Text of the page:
When you think of old school US power metal, Crimson Glory, Agent Steel, Lizzy Borden, Manowar, early-era Fates Warning and of course the long standing Vicious Rumors should come to mind. These bands are some of the best in the genre who emerged from the early eighties.
For 33 years, Vicious Rumors have kept true to their sound while persevering through many ups and downs in their career. Through all of this, founder/guitarist Geoff Thorpe has kept the VR warball machine rolling along.
While most of Mid West America was buried in snow, the personable Thorpe was thriving in his California sunshine when I called him to speak about their new album.
The new album, Razorback Killers, is just fantastic. What's the concept and meaning behind it?
Geoff: Basically, it's just American power metal. We're holding the flag as high as possible. The concept is to just kick ass and to rock as hard as possible - it's pretty simple. It's Vicious Rumors really trying to hone in on our sound and bring some melodic metal to the people.
What was your mindset while writing it? What direction did you want to head in?
Geoff: Basically, I just wanted to perfect and keep working on Vicious Rumors. We have key elements of our own sound and I was just to make an exciting record that made people want to party and rock and feel good. And to put a production together that was going to give you that sonic bath, some low-end to high-end and just be a really kick ass metal record right in your face. It's definitely a continuation of the type of sound Vicious Rumors has always gone for. With big background vocals, twin guitars, double bass, heavy vocal thing and a lot of different mix of vocals. Brian Allen, Larry Howe and myself have a pretty wide vocal spread we can do. We tried to incorporate all those things on the new record, and I think it came out sounding really powerful.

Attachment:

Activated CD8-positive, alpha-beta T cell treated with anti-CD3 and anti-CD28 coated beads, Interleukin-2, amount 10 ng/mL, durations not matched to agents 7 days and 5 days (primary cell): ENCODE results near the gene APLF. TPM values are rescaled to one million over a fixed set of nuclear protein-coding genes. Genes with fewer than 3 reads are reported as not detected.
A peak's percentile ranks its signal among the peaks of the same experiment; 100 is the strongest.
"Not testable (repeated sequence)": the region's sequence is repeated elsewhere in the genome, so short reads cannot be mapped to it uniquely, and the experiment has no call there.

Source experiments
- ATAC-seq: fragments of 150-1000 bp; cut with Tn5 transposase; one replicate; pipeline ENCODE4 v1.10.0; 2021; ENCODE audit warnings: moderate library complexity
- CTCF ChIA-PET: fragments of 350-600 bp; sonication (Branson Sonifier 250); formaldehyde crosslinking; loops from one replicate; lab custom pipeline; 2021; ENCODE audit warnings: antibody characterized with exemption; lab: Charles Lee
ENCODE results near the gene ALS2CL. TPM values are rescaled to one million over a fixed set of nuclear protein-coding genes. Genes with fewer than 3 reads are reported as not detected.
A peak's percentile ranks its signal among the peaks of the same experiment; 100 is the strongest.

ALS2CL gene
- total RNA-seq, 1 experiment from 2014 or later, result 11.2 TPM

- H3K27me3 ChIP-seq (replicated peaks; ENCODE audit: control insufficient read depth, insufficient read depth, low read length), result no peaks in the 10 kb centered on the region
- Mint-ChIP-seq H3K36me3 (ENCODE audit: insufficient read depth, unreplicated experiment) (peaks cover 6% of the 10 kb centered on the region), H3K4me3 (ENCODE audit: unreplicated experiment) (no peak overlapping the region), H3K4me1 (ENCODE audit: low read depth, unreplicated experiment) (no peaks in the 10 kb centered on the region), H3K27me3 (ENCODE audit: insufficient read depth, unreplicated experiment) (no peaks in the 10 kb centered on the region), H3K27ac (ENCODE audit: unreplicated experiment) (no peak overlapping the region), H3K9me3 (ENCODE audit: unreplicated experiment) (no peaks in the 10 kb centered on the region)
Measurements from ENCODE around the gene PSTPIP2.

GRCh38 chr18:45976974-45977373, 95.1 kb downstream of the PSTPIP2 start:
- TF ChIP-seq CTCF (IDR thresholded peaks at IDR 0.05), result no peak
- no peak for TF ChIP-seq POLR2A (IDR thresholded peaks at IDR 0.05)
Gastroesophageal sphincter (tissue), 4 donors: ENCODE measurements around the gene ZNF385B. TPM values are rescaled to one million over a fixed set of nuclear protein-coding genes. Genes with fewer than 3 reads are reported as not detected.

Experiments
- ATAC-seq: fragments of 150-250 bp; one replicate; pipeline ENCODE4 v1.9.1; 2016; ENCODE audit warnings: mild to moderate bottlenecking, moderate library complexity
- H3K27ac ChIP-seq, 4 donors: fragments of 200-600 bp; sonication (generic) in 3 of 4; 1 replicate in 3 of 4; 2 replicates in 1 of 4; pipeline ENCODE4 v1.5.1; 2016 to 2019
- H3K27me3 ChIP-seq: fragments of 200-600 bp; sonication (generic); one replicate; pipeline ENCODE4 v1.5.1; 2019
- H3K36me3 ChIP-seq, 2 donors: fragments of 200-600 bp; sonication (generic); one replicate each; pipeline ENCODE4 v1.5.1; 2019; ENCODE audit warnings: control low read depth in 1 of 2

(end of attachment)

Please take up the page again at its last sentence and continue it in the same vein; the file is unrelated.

You've pretty much remained true to the VR sound and formula throughout the years. Were you trying to go for a certain heavier sound or something comparable to any certain previous albums?
Geoff: Pretty much. As you mentioned, it's kind of a trademark of the band to have lots of trade-offs and harmony solos and harmony passages. And that's definitely something I didn't want to give up on. A lot of music today, the guitar solos sort of get faded out. That's definitely not what Vicious Rumors is all about. It's a very guitar-orientated band. And that's also one of the reasons I had three very special guests guitar players on the album, Eric Peterson, Brad Gillis and our old guitarist Mark McGee.
You've pretty much steered the VR ship since 1979-80. Do you still have the same values for VR in 2011?
Geoff: Absolutely. It starts with the record and the chemistry of the group. I got a great bunch of guys and everybody really enjoys playing live. We're also very excited to be working with SPV on this new album. They're a label that really knows metal and understands this music, and they seem to be very excited about our new record. So far, the reaction we've got from the people that have heard it has been really positive. We're just planning on working and touring and kicking as much ass as humanly possible.
The return with 2006's Warball with James Rivera was a great comeback. Did you lose James because he reformed Helstar or was his time just a one-album deal?